What happened

Shares of American Axle & Manufacturing Holdings (NYSE:AXL), a Detroit-based global tier 1 automotive supplier of driveline and metal forming solutions, are down over 13% after an announcement from General Motors (NYSE:GM) that could signal trouble for AAM.

So what

AAM investors likely already know how important a customer General Motors is to the supplier. In fact, AAM sales to GM were roughly 37% of the supplier's consolidated net sales in 2019, 41% in 2018 and 47% in 2017. That decline isn't all a bad thing, considering AAM would prefer to have a wide range of large customers and for the supplier to be less dependent on GM for financial success. But GM's announcement that it plans to develop and produce a family of electric vehicle drive systems and motors could signal that the largest Detroit automaker will be making more of its drive systems in-house, rather than using suppliers such as AAM. In fact, the following quote from GM should have AAM investors feeling a little anxious about future business between the two.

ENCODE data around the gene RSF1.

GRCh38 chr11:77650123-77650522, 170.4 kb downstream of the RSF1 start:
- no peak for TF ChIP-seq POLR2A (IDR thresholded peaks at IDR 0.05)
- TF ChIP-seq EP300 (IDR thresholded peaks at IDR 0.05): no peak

Man looking at partially assembled vehicle

Image source: Getty Images.

"As with other propulsion systems that are complex, capital intensive and contain a great deal of intellectual property, we're always better off making them ourselves," said Adam Kwiatkowski, executive chief engineer of global electrical propulsion, in a press release. "GM's full lineup of EVs should benefit from the simultaneous engineering of Ultium Drive. Our commitment to increased vertical integration is expected to bring additional cost efficiency to the performance equation."

Now what

Investors will have to wait for the dust to settle to see the full implications and direct impacts of GM's decision to focus on manufacturing its new family of drive systems. But one thing is very clear: That's a chunk of future business that AAM would have preferred to have, and investors have reason to be concerned about overall business from its most important customer down the road, especially as the automotive industry is dealing with plateauing North American sales and COVID-19 implications.